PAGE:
What Lib Dem members think about internet surveillance and free speech

Lib Dem Voice has polled our members-only forum to discover what Lib Dem members think of various political issues, the Coalition, and the performance of key party figures. Some 560 party members responded, and we’re publishing the full results. (Apologies for the delay in reporting this one, by the way: slipped through the net.)

68% Lib Dem members oppose Draft Communications Data Bill

LDV asked: The Draft Communications Data Bill – which proposes to extend the powers of law enforcement agencies and others to have access to communications data (such as Skype and instant-messaging services) – was announced in the Queen’s Speech. Its proponents say it is a vital Bill which ensures security measures keep pace with technological change. Its critics say it is an unwarranted privacy intrusion with no proven security benefits. From what you have seen and read, do you support or oppose the Bill as it is currently set out?

  • 15% – Support the Draft Communications Data Bill
  • 68% – Oppose the Draft Communications Data Bill
  • 16% – Don’t know / No opinion

Ever since it was first mooted this Bill has been a major bone of contention within the Lib Dems, with Cambridge MP Julian Huppert leading the charge against it as it stands. As our survey shows, a large majority of party members — more than two-thirds — are opposed to the Bill. Our MPs will have their work cut out to amend it in a way that turns that figure around.

Section Five: 45% back reform, 36% repeal

LDV asked: Currently Section Five of the Public Order Act makes it an offence to use threatening, abusive or insulting words or behaviour in a public place. This year’s Lib Dem spring conference adopted a policy of repeal of Section Five as a limit on free speech. There is currently a campaign, however, simply to remove the word ‘insulting’ from the Section. Other people think Section Five should be kept. With which position do you most agree?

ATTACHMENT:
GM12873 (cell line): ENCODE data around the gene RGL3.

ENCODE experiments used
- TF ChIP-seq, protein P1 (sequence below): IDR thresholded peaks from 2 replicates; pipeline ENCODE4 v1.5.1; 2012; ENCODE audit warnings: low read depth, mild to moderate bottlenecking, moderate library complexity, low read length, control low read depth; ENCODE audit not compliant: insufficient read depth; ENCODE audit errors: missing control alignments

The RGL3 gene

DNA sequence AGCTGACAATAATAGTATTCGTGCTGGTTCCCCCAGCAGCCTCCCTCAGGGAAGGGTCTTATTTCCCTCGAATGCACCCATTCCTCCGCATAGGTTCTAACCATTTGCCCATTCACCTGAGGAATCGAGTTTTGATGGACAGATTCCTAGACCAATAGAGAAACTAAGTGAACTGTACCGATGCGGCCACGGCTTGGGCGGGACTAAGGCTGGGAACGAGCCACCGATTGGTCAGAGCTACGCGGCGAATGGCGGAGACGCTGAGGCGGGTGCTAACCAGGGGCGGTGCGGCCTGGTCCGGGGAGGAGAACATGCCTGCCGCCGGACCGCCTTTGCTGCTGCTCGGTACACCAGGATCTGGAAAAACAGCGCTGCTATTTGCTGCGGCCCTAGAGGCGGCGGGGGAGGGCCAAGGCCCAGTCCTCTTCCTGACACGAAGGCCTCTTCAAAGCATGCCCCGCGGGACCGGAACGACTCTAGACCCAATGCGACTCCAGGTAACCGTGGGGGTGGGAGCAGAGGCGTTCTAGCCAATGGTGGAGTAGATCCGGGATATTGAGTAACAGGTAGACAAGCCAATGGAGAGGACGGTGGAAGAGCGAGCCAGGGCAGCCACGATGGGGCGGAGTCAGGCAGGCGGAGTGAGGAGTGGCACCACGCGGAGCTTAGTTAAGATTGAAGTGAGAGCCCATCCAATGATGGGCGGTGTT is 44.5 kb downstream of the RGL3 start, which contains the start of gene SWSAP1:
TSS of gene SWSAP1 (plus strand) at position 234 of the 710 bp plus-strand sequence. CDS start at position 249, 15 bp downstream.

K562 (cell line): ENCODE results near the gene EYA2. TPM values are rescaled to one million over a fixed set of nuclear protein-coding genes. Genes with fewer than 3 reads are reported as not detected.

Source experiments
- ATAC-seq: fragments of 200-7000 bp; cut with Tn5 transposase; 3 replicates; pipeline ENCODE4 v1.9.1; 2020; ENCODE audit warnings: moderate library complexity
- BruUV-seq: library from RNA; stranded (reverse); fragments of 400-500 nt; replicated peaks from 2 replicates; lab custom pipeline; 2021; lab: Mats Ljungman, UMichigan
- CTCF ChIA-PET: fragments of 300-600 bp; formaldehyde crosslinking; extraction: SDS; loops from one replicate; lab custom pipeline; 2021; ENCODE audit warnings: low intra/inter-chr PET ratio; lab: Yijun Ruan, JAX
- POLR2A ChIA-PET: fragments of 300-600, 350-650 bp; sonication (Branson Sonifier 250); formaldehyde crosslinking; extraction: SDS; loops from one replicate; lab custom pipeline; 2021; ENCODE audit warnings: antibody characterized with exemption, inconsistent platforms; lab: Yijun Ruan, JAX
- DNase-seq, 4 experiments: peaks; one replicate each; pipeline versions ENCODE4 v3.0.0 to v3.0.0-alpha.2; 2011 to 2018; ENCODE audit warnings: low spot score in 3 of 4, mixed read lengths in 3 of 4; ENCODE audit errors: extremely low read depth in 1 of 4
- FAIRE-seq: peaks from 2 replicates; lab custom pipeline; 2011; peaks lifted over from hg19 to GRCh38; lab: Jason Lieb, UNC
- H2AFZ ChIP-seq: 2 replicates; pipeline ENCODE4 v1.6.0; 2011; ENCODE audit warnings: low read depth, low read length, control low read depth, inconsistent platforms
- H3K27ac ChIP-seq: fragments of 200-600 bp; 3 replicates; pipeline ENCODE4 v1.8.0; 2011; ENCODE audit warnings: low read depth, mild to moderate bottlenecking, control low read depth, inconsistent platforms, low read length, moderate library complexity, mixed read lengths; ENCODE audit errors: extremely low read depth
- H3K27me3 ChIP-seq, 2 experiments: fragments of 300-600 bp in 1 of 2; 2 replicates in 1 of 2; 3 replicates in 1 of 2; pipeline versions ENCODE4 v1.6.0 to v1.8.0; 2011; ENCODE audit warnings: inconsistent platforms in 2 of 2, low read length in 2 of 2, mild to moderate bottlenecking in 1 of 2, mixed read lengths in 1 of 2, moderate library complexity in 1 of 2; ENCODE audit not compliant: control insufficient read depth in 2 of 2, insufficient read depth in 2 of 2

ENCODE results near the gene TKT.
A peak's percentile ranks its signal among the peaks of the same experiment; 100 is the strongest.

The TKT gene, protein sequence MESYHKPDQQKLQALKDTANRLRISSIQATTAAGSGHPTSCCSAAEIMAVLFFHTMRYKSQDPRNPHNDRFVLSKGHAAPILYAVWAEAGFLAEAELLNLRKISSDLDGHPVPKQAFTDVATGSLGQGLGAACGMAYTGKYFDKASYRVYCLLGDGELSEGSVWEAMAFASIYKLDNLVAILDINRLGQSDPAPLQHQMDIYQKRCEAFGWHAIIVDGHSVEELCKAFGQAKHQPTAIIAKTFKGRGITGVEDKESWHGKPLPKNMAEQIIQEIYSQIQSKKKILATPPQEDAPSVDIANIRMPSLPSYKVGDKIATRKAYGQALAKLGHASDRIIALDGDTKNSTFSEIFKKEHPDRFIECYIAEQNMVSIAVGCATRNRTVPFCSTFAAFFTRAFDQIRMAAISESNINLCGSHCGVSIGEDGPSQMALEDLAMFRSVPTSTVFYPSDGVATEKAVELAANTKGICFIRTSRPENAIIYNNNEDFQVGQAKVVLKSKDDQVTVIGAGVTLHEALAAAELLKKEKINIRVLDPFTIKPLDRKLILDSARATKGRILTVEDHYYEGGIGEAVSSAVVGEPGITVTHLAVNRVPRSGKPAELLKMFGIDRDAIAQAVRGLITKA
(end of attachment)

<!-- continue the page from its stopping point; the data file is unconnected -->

• 36% – Section Five should be repealed in its entirety
  • 45% – The word ‘insulting’ should be deleted from Section Five
  • 10% – Section Five should not be repealed
  • 9% – Don’t know / No opinion

A plurality of the members we surveyed therefore back the proposal simply to remove the word ‘insulting’ from Section Five, though just over a third back the policy the party’s adopted policy.

80% back free speech even if it’s offensive or insulting

LDV then asked: Which of the following statements best reflects your view?

  • 80% – As long as they are not violent, aggressive or threatening, in a free society people should be able to use words that other people might find offensive or insulting
  • 12% – It is not acceptable for people to insult or offend other people in public, and it is right that there should be laws against it
  • 4% – Neither
  • 3% – Don’t know / No opinion

72% back opt-in internet filtering over opt-out

Finally LDV asked: The government are currently consulting with Internet Service Providers on whether they should offer a service that filters internet sites and automatically blocks pornographic sites from people’s home internet service. Some people think that customers should have to choose to have their internet service filtered (an opt-in service), other people think that internet services should all be filtered unless customers ask for their service to be unfiltered (an opt-out service). Do you think internet filters should be opt-in or opt-out?